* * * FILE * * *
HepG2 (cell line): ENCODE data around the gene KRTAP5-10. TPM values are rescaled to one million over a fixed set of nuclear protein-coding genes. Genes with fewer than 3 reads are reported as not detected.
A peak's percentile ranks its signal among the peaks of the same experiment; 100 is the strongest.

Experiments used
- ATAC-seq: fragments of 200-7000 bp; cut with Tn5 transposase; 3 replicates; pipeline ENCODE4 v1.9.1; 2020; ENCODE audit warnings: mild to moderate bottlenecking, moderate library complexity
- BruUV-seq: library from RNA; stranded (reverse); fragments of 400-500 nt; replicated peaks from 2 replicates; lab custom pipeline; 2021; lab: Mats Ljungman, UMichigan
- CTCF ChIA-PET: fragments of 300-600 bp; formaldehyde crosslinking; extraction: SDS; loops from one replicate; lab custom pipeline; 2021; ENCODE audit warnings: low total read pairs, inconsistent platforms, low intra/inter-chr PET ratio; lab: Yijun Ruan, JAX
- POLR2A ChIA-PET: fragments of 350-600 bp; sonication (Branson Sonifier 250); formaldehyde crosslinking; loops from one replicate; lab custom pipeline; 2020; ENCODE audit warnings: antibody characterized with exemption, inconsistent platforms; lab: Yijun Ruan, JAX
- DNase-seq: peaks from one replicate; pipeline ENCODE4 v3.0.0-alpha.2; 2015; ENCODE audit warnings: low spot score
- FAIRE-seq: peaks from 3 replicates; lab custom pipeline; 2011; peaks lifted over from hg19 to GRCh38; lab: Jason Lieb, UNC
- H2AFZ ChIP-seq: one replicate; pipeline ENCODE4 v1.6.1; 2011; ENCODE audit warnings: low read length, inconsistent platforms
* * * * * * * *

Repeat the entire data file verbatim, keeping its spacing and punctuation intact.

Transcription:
HepG2 (cell line): ENCODE data around the gene KRTAP5-10. TPM values are rescaled to one million over a fixed set of nuclear protein-coding genes. Genes with fewer than 3 reads are reported as not detected.
A peak's percentile ranks its signal among the peaks of the same experiment; 100 is the strongest.

Experiments used
- ATAC-seq: fragments of 200-7000 bp; cut with Tn5 transposase; 3 replicates; pipeline ENCODE4 v1.9.1; 2020; ENCODE audit warnings: mild to moderate bottlenecking, moderate library complexity
- BruUV-seq: library from RNA; stranded (reverse); fragments of 400-500 nt; replicated peaks from 2 replicates; lab custom pipeline; 2021; lab: Mats Ljungman, UMichigan
- CTCF ChIA-PET: fragments of 300-600 bp; formaldehyde crosslinking; extraction: SDS; loops from one replicate; lab custom pipeline; 2021; ENCODE audit warnings: low total read pairs, inconsistent platforms, low intra/inter-chr PET ratio; lab: Yijun Ruan, JAX
- POLR2A ChIA-PET: fragments of 350-600 bp; sonication (Branson Sonifier 250); formaldehyde crosslinking; loops from one replicate; lab custom pipeline; 2020; ENCODE audit warnings: antibody characterized with exemption, inconsistent platforms; lab: Yijun Ruan, JAX
- DNase-seq: peaks from one replicate; pipeline ENCODE4 v3.0.0-alpha.2; 2015; ENCODE audit warnings: low spot score
- FAIRE-seq: peaks from 3 replicates; lab custom pipeline; 2011; peaks lifted over from hg19 to GRCh38; lab: Jason Lieb, UNC
- H2AFZ ChIP-seq: one replicate; pipeline ENCODE4 v1.6.1; 2011; ENCODE audit warnings: low read length, inconsistent platforms